• Brain Damage
  • Thyroid Damage
  • Bone Disease
  • Bone Fractures
  • Cancer

As I mentioned earlier in the article, the toothpaste label warns about not swallowing the product, however, the label does not give the specifics as to why you should not swallow it.  The reason why is because of the known harmful effects of fluoride.  If you need more information about the dangers check out The Fluoride Action Network.

Safe Toothpaste Alternatives

It does not make logical sense to me to avoid consuming a product that is intended to go into your mouth.  I decided that I wanted to avoid this harmful type of fluoride all together I stopped consuming my local tap water almost entirely and looked for a toothpaste alternative.  I read about making my own toothpaste using baking soda and coconut oil but I never really had the strong desire to put the effort in.  What I did find was a product I had seen my grandfather using years ago when I was a young kid: tooth powder.

The brand I have been using for years now is Eco-dent (note I do not make any money recommending this product).

Eco-Dent is composed of baking soda, sea salt, herbs & essential oils to deliver its cleaning benefits.  Carbonic acid is also another key ingredient in the product which dissolves the minerals in the sea salt and allows for the effervescent, low-abrasive cleaning.  The sea salt provides more than 70 coral minerals, necessary to optimal human health; the minerals are found in the same proportions as those found in our teeth, bones and blood.


Call me a cynical person but I always use a critical eye when it comes to major household products, especially when it comes to my health.  My suggestion, look at your products, read the labels and understand what’s really inside and make the best decision for you.


Fluoride Action Network:

George Glasser, Journalist, St. Petersburg, FL, “Fluoridation: A Mandate to Dump Toxic Waste in the Name of Public Health,” July 22, 1991.

R.E. Gosselin et al, Clinical Toxicology of commercial Products, 5th ed., 1984. U.S. EPA Maximum Contaminant Levels (MCL) EPA/NSF Standard 60.

Shattuck, Anita: Fluoridation: The Fraud of the Century, Weston Price Foundation, 2004.

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Tuesday, February 28th, 2012 Nutrition 1 Comment

How Sweet is Sugar? The Hidden Dangers

This article might seem a little clichéd due to the holidays coming up as many authors like to write about the dangers of all of the fun holidays treats.  I know I have a very intelligent and practical audience who understand the common dangers that sugar can have on our health so in this article I wanted to focus on some of the lesser known health risks associated with sugar so you can keep them to moderate levels during the year and be able to splurge a little more during special holiday occasions.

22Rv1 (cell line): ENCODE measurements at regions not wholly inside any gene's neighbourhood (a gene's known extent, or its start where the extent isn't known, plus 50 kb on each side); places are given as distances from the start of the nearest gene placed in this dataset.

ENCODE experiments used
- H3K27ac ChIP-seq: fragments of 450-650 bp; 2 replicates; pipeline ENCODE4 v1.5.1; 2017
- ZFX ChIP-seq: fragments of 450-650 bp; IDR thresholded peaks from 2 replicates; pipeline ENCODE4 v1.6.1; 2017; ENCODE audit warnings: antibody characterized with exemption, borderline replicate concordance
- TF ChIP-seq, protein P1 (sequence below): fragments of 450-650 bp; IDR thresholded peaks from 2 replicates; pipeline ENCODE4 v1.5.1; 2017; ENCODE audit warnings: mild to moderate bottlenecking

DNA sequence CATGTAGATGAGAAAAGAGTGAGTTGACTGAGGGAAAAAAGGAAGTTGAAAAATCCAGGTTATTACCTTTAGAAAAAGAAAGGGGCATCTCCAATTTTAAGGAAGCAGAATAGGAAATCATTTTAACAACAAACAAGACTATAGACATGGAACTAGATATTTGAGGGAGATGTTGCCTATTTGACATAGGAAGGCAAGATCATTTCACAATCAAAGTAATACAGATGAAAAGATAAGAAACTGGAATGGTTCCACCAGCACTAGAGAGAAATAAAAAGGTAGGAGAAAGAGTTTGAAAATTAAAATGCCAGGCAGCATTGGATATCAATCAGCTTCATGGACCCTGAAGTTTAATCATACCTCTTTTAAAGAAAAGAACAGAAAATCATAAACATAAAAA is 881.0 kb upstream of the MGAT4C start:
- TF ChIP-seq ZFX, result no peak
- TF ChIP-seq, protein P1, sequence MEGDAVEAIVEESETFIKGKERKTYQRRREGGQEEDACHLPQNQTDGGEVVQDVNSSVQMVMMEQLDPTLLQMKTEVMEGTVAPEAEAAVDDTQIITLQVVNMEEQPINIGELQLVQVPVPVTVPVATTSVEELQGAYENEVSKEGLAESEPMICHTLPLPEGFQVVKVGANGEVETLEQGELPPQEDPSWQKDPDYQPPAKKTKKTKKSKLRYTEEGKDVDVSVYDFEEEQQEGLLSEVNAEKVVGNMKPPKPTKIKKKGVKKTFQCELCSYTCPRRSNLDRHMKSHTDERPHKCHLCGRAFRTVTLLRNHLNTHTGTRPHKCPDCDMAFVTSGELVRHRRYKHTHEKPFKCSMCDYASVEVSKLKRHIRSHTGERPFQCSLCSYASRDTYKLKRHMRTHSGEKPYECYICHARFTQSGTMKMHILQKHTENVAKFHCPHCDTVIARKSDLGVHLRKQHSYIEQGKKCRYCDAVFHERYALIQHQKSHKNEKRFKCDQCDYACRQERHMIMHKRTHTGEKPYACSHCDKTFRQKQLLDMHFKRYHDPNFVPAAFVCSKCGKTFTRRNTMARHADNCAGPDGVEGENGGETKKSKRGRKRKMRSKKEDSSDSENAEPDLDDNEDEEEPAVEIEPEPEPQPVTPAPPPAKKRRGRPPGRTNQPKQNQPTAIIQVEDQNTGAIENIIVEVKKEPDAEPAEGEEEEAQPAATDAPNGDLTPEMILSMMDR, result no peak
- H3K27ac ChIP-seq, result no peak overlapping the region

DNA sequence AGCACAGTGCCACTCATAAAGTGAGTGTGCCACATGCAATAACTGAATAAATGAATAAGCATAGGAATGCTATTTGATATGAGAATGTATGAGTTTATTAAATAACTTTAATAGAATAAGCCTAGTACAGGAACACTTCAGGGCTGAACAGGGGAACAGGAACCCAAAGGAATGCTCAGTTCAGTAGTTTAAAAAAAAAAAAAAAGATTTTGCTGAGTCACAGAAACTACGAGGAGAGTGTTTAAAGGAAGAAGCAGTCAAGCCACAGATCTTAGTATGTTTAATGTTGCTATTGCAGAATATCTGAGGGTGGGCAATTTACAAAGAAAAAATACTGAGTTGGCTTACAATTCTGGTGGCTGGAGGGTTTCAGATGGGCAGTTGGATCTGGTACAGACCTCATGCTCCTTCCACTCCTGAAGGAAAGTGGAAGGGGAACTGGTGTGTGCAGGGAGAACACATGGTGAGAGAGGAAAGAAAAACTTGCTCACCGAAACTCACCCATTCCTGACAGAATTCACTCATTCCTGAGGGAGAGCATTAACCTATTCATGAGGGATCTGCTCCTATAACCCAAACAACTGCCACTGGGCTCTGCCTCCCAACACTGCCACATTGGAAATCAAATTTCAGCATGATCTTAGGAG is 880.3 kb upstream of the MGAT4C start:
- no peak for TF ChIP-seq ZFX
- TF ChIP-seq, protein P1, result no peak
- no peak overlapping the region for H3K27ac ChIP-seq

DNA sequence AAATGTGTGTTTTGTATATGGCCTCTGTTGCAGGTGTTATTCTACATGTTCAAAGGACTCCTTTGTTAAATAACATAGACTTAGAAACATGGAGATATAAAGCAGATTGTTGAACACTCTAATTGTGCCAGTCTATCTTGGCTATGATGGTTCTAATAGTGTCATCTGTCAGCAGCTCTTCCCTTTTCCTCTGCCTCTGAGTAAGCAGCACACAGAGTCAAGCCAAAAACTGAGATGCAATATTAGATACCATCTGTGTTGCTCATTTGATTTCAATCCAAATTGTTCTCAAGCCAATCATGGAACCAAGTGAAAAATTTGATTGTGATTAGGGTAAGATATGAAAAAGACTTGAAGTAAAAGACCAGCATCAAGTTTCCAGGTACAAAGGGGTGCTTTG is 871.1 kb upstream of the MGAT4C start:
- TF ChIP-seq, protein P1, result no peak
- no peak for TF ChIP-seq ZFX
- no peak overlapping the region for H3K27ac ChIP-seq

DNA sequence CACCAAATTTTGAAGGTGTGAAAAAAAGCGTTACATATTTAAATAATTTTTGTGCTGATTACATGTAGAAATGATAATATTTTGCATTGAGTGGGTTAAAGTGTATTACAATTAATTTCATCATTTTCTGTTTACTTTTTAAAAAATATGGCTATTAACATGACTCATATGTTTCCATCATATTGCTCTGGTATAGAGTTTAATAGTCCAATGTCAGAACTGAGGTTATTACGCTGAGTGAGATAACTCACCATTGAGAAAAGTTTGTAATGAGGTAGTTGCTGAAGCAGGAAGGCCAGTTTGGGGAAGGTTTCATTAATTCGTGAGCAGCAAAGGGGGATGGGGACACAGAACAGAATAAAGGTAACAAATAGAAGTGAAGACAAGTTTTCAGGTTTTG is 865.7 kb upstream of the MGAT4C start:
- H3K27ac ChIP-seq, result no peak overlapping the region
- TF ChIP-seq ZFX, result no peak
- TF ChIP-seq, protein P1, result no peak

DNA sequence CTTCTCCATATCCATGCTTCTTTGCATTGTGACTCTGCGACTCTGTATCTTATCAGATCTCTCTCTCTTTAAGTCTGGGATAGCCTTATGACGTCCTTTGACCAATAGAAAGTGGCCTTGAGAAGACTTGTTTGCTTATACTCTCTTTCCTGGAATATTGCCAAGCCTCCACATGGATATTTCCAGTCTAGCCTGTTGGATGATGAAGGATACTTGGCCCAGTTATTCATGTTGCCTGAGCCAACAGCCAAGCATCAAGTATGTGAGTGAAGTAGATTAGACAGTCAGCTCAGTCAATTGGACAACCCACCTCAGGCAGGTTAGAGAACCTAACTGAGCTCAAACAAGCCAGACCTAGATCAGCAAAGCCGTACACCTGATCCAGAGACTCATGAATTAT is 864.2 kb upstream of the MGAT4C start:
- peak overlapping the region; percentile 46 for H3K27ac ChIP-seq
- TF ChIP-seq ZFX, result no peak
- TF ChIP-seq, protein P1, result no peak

Sugar: Getting up to Speed

One of the biggest problems with the attempt to keep sugar consumption to moderate levels is that sugar can be found almost everywhere.  Even if you think you are avoiding the obvious locations like candy and soda there are many other products that have sugar as an ingredient that you might not be aware of.  Ketchup, energy bars, specialty coffee, dried fruit and even common lunch meats all have added sugar.

It’s not enough to avoid the obvious, we have to check the labels and see if the other unassuming products that we consume have unnecessary sugar in them to enhance the taste and texture.  With all of the consumption of sugar from different sources it won’t take long for our total daily sugar consumption to reach astronomical levels.

Lesser Known Health Risks

  • There are some common diseases associated with over-consumption of sugar including: obesity and type II diabetes but there are several other lesser know health risks associated with excessive sugar consumption; enough of which should make anyone want to keep consumption to an absolute minimum.
  • Sugar disrupts the mineral balance in the body by disrupting the pH levels in the blood.  Several different minerals like sodium, potassium, magnesium, copper and chromium are used to correct this imbalance, however when they are used for this function they are not utilized for their intended use like proper bone and muscle building and function.
  • Too much sugar increases the rate of aging of the skin causing the decrease in skin elasticity.  Skin requires healthy collagen to maintain its shape and structure.  Too much sugar in the blood decreases the use of the minerals necessary to build and maintain healthy collagen in the body.
  • Testosterone can decrease in the blood up to 25% with the consumption of sugar because of the high insulin levels associated with excessive amounts of sugar in the blood.
  • One of the most alarming correlations is found in a recent US study where cancer cells use sugar (fructose) to fuel their division and proliferation.  With cancer being one of the most prominent diseases facing mankind and with the average American consuming about 100-120lbs. of sugar per year who knows if cutting down on sugar consumption would also decrease the risk of cancer.


It’s a shame that we can’t simply just trust the food that we consume to be beneficial to our health and well being.  We must take it upon ourselves to truly understand that what we eat can have either significant benefits or repercussions towards our health.  We must also dig deeper beyond the basics good and bad foods and truly know what is in the other sources we are consuming.  A healthy and balanced diet comes down to the decisions we make and the dedication we instill.


Cancer Cells Slurp up Fructose

Effects of Sugar on Skin and Aging

Shocking: Sugar Content of Common Food Products

Sugar: A Sweet Invitation to Disease

Sugar Kills

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Monday, November 28th, 2011 Nutrition No Comments